Construction Disputes


Please read our frequently downloaded E-book on “Homeowners vs Contractors: Construction Law 101
Our office has successfully handled all types of complex construction disputes, including but not limited to, defective work, failure to pay, delays, and mechanics liens. It’s rare for a construction project to proceed to completion without encountering problems. Below are the most common types of contract construction disputes and their legal implications. No matter the case, our Construction Lawyers represent all parties to ensure construction projects are fair and completed per the terms of the contracts in place. We understand the importance of these cases for all sides, and offer extensive experience and sophisticated counsel to come to a swift and just resolution.

Our firm has a noted expertise in such disputes, whether you are a homeowner or a Class A, B or C contractor, or a sub-contractor. Please read our article on clauses Virginia Contractors must have in their residential consumer contracts to comply with the minimum standards established by the Department of Professional and Occupational Regulation (“DPOR”) in 18 VAC 50-22-260.

Delayed Performance.
Typically, both parties to a construction contract are required to perform in a timely manner.

  • Property owners are typically required to timely obtain permits, provide the work space, select materials, respond to questions about the design, approve or reject additional work requests, and review and pay payment applications.
  • Contractors and subcontractors are typically required to timely submit a project schedule, pre-order materials, retain subcontractors and material suppliers, provide lien waivers and releases, and deliver the work within the agreed time.

If either party does not perform timely, then the issue becomes what the contract language states, and which party was justified in suspending performance per the contract.

Defective Work.
Contractors are expected to perform their work in a workmanlike manner and in accordance with the plans and specifications for the project. When a contractor’s work is defective, the property owner may:

  • Demand that the defective work be corrected;
  • Terminate the contract and retain a replacement contractor to correct the work;
  • Seek money damages for the cost to correct the work and for other consequential damages like delays, lost rents, damage to other property.

A contractor’s commercial general liability policy will typically cover consequential damage caused by the defective work, e.g., damage to other work, but will not cover the cost to replace the actual defective work.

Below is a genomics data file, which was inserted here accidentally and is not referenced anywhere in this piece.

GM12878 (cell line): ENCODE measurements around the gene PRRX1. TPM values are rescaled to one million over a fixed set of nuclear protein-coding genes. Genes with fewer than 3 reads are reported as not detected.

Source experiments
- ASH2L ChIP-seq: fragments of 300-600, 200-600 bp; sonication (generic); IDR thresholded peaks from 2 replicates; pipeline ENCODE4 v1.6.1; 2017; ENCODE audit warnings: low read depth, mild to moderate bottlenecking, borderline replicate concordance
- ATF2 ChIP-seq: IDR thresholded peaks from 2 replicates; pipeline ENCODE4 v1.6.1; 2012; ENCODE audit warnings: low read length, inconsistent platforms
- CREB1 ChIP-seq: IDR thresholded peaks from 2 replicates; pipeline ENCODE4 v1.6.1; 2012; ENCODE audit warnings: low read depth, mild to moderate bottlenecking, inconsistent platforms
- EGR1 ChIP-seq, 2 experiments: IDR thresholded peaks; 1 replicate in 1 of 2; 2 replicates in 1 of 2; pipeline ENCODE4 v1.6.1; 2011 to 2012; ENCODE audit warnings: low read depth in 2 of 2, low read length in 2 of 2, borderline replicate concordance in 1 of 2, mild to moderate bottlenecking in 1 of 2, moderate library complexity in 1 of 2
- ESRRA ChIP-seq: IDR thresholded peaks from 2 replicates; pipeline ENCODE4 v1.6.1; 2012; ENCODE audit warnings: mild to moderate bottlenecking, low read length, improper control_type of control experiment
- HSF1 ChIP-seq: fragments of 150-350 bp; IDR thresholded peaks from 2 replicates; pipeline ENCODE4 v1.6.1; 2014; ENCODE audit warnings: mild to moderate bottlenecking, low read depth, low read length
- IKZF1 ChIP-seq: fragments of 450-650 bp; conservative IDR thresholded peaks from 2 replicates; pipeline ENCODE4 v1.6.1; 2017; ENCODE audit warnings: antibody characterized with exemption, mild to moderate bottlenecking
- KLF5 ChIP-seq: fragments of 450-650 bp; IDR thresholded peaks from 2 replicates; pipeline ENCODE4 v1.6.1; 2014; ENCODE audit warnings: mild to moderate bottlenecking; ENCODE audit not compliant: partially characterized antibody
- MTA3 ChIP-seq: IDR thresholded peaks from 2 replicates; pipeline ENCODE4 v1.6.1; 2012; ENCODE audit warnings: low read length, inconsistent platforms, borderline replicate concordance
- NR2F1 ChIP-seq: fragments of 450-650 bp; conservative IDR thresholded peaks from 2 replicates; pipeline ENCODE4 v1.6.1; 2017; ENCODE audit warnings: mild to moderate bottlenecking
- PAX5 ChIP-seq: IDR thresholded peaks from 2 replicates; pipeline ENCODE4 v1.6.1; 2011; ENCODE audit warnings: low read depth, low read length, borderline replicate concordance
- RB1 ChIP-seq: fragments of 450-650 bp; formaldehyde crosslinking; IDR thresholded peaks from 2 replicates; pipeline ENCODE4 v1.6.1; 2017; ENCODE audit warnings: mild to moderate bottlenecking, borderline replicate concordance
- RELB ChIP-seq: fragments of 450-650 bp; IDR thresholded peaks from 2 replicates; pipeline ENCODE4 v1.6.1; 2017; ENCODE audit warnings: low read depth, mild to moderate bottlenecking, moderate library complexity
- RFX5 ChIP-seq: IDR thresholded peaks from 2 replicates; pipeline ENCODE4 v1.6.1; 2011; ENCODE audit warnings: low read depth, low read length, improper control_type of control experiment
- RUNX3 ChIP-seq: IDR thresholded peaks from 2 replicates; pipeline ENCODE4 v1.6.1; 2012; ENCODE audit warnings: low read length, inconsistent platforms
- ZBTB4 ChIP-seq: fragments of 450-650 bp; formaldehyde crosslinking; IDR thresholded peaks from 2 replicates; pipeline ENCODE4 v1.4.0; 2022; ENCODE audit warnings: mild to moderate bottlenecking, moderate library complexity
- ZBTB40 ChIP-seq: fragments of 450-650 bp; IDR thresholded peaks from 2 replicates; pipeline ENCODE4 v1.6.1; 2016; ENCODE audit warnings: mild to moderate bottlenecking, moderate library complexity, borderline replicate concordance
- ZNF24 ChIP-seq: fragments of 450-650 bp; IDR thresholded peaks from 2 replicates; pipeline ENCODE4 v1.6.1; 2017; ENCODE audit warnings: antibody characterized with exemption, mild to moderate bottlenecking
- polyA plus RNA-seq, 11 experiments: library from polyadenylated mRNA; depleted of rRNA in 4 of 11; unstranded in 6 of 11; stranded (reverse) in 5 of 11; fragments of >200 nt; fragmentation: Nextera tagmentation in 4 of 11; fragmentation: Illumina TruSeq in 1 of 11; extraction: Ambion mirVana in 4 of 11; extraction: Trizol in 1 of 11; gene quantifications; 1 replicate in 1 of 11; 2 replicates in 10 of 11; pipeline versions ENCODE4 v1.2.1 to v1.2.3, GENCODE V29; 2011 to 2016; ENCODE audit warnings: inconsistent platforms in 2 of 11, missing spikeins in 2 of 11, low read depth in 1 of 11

Failure to Pay and Right to Withhold Payment.
Property owners and contractors have an obligation to timely pay their contractors, subcontractors, and material suppliers. Under certain circumstances, the contractor may have been deemed to have abandon the project by either leaving the project site or by failing to employ a sufficient quality and quantity of workmen Bd. of Supervisors v. Ecology One, Inc., 219 Va. 29, 245 S.E.2d 425 (1978).

Change Orders and Extra Work.
So many disputes arise over change orders, or the lack thereof. Most contracts contain a provision on how the parties are to handle changed or additional work; however, they are rarely followed by either party. A well drafted provision will require the parties to execute a change order that describes the change, the increase or decrease to the contract price, and whether the contractor will receive additional time.


A property owner may have several legal theories of recovery available for recovery of any damages sustained by the property owner.

  • Breach of contract
  • Negligence (personal injury or property damages, not purely economic losses). Blake Constr. Co. v. Alley, 233 Va. 31, 353 S.E.2d 724 (1987)
  • Breach of Warranty, including the implied warranty on new homes (Va. Code § 55-70.1)
  • Misrepresentation and fraud
  • In the event that the Contractor has filed a Mechanics Lien, then the Home owner may want to move to invalidate the lien in circuit court if it fails to comply with the statutory requirements under the Virginia Code

Generally, the measure of damages for breach of a builder contract is cost of repair. Delay damages may also be recoverable depending on the nature of the contract, and whether it has a liquidated damages provision. Some of the actual damages that may be recoverable due to a delay include:

  • Higher costs of materials or equipment necessitated by the breach
  • Additional fees and costs paid to construction engineers, architects etc.
  • Costs of extended construction financing due to the breach – that is, loan interest payments
  • Lost profits
  • Loss related to any warranty coverage

Our attorneys are trusted to secure the results when the stakes are high For construction cases, much time and money have been invested in a property, which is why we carefully and thoroughly investigate every case to build a strong argument on your behalf. Learn more about our notable case successes. Call our office in Fairfax at 703-652-5506 to schedule an initial consultation with our skilled trial lawyers.

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